On Nov. 3, 2003, Lionel Pincus was standing in a tuxedo in the New York Public Library’s Astor Hall. It was the Library Lions gala, and everything was lovely. The venture capitalist’s longtime companion, Princess Firyal of Jordan, was there, and so were Lord Conrad Black, Veronica Hearst and Henry Louis Gates. Trumpets called guests into the dining room, where there was cinnamon in the branches by the tables.
“Smile!” a photographer told the poet Billy Collins, a gold medallion around his neck, and the night’s other honorees.
“Lions don’t smile,” one snapped.
“Not until they’re fed,” said Mr. Collins. Dinner that night was quail, pheasant pie and poached pears.
In the six years since, Lord Black was imprisoned for mail fraud, Ms. Hearst lost her mansion to foreclosure and Anthony Marshall allegedly exploited his dying mother, the library hall’s namesake, before her death at 105. But even the Astor case doesn’t touch the tremendous dazzle and profound weirdness of what’s happened with the princess and Mr. Pincus, a 78-year-old who’s been legally incapacitated for three years.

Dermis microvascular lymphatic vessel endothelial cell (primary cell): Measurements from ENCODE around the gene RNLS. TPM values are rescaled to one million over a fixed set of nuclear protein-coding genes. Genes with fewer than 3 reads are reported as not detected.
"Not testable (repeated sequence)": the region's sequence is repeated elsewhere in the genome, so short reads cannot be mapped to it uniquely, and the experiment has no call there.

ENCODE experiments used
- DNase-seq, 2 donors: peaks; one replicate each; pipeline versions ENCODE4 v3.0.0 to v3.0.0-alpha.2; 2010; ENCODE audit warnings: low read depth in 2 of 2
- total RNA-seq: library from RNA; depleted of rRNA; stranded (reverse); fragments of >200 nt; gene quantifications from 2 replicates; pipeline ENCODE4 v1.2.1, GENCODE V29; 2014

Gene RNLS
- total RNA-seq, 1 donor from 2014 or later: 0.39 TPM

One way to tell the story is to say that Mr. Pincus’ two sons want to sell off their father’s $50 million, 7,000-square-foot, 14-room duplex at the Pierre, where the monthly maintenance is over $27,000, and give the proceeds to charity. The princess, the type of person who can spend $6,508 of Mr. Pincus’ money on towel warmers, wants it for herself. “They feel,” a source close to the sons said after they sued in August to ensure a sale, “like she’s going to stop at nothing.”